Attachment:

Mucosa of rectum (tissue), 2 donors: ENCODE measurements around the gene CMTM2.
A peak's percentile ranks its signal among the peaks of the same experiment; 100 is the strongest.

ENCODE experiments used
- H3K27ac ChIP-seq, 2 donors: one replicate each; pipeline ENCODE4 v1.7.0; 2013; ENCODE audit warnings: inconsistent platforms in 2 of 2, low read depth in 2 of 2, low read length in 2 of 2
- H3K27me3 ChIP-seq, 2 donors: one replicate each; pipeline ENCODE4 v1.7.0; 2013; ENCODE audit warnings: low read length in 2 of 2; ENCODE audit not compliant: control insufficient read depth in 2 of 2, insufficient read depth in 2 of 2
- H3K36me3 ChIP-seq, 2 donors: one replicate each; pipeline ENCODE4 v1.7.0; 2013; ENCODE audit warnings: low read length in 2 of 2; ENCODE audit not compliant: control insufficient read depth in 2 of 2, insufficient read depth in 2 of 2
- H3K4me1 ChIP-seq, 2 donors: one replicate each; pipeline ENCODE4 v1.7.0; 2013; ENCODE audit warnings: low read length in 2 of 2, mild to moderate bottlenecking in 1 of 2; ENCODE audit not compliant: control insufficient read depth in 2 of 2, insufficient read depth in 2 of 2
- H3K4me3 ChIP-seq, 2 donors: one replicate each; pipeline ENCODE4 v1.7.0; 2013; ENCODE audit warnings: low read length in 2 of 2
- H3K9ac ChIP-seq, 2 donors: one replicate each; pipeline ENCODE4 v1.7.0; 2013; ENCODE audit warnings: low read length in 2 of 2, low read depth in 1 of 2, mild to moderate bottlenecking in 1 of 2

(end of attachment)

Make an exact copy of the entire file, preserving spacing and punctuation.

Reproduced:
Mucosa of rectum (tissue), 2 donors: ENCODE measurements around the gene CMTM2.
A peak's percentile ranks its signal among the peaks of the same experiment; 100 is the strongest.

ENCODE experiments used
- H3K27ac ChIP-seq, 2 donors: one replicate each; pipeline ENCODE4 v1.7.0; 2013; ENCODE audit warnings: inconsistent platforms in 2 of 2, low read depth in 2 of 2, low read length in 2 of 2
- H3K27me3 ChIP-seq, 2 donors: one replicate each; pipeline ENCODE4 v1.7.0; 2013; ENCODE audit warnings: low read length in 2 of 2; ENCODE audit not compliant: control insufficient read depth in 2 of 2, insufficient read depth in 2 of 2
- H3K36me3 ChIP-seq, 2 donors: one replicate each; pipeline ENCODE4 v1.7.0; 2013; ENCODE audit warnings: low read length in 2 of 2; ENCODE audit not compliant: control insufficient read depth in 2 of 2, insufficient read depth in 2 of 2
- H3K4me1 ChIP-seq, 2 donors: one replicate each; pipeline ENCODE4 v1.7.0; 2013; ENCODE audit warnings: low read length in 2 of 2, mild to moderate bottlenecking in 1 of 2; ENCODE audit not compliant: control insufficient read depth in 2 of 2, insufficient read depth in 2 of 2
- H3K4me3 ChIP-seq, 2 donors: one replicate each; pipeline ENCODE4 v1.7.0; 2013; ENCODE audit warnings: low read length in 2 of 2
- H3K9ac ChIP-seq, 2 donors: one replicate each; pipeline ENCODE4 v1.7.0; 2013; ENCODE audit warnings: low read length in 2 of 2, low read depth in 1 of 2, mild to moderate bottlenecking in 1 of 2